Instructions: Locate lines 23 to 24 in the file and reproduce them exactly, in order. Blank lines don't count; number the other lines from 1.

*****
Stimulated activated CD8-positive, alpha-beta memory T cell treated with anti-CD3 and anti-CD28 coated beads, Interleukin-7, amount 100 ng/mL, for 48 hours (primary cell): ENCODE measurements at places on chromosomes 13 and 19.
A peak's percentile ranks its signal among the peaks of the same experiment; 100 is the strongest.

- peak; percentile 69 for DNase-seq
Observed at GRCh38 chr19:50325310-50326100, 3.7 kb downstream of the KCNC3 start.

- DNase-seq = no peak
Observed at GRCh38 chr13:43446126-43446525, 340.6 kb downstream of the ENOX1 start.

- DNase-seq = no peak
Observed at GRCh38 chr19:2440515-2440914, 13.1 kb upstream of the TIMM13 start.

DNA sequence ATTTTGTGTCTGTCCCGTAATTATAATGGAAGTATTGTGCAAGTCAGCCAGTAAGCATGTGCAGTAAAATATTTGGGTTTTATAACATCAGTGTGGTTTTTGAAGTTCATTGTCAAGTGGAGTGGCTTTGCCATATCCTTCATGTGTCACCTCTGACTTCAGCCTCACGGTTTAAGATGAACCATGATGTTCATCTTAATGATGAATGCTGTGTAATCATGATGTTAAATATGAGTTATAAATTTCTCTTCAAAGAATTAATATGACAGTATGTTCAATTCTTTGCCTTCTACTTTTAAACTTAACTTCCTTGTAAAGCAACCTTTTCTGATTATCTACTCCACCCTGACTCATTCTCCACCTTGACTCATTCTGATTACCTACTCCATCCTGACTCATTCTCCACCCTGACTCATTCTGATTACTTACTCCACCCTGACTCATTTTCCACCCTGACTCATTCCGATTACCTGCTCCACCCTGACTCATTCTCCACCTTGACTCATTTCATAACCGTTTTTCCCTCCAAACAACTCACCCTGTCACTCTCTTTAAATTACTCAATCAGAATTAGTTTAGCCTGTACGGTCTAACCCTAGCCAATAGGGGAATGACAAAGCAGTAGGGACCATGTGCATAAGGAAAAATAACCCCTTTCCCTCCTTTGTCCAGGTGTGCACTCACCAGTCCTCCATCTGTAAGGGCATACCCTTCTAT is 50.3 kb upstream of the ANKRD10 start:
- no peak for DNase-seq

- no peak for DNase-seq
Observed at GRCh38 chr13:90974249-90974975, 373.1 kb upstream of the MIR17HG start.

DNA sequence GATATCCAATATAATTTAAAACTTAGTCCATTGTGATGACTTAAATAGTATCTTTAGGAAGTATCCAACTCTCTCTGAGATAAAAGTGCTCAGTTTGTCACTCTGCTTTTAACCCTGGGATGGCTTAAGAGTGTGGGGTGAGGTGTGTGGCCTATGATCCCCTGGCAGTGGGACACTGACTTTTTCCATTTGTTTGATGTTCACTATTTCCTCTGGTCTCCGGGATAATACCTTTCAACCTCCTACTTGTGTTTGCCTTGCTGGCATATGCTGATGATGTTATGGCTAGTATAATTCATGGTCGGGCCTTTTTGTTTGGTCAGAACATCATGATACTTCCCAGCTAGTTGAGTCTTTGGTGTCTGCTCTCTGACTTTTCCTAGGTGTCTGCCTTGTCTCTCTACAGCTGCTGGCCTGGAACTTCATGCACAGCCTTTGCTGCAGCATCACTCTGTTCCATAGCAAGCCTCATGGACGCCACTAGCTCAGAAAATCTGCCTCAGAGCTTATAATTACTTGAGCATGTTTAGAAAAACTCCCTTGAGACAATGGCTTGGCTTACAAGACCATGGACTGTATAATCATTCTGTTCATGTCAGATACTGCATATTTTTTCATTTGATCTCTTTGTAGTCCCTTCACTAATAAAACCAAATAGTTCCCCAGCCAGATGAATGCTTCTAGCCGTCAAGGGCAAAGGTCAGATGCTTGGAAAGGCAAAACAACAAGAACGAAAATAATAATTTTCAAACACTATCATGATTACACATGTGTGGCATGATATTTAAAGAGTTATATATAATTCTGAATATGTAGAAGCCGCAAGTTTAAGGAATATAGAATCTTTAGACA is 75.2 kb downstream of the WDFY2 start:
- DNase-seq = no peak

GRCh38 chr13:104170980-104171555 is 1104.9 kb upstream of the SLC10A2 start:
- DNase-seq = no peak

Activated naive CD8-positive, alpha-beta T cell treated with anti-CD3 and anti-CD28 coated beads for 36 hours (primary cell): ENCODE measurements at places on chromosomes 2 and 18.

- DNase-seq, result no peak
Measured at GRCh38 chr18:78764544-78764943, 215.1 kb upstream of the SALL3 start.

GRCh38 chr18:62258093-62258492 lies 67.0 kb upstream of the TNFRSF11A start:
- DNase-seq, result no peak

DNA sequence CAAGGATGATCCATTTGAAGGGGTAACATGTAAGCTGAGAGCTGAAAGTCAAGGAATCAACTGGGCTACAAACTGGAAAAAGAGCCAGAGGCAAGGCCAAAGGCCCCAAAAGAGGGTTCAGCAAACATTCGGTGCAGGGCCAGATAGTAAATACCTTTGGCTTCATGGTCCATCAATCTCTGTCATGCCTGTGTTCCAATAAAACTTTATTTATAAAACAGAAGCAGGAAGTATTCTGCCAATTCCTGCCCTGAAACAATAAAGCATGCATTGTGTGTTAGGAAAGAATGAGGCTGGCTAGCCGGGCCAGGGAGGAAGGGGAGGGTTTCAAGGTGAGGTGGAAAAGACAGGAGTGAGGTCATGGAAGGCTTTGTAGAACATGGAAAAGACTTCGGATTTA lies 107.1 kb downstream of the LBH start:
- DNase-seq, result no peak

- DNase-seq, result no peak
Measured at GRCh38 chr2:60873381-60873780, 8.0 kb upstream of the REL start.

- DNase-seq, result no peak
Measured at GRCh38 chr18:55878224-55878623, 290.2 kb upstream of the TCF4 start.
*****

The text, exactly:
- DNase-seq, result no peak

- DNase-seq, result no peak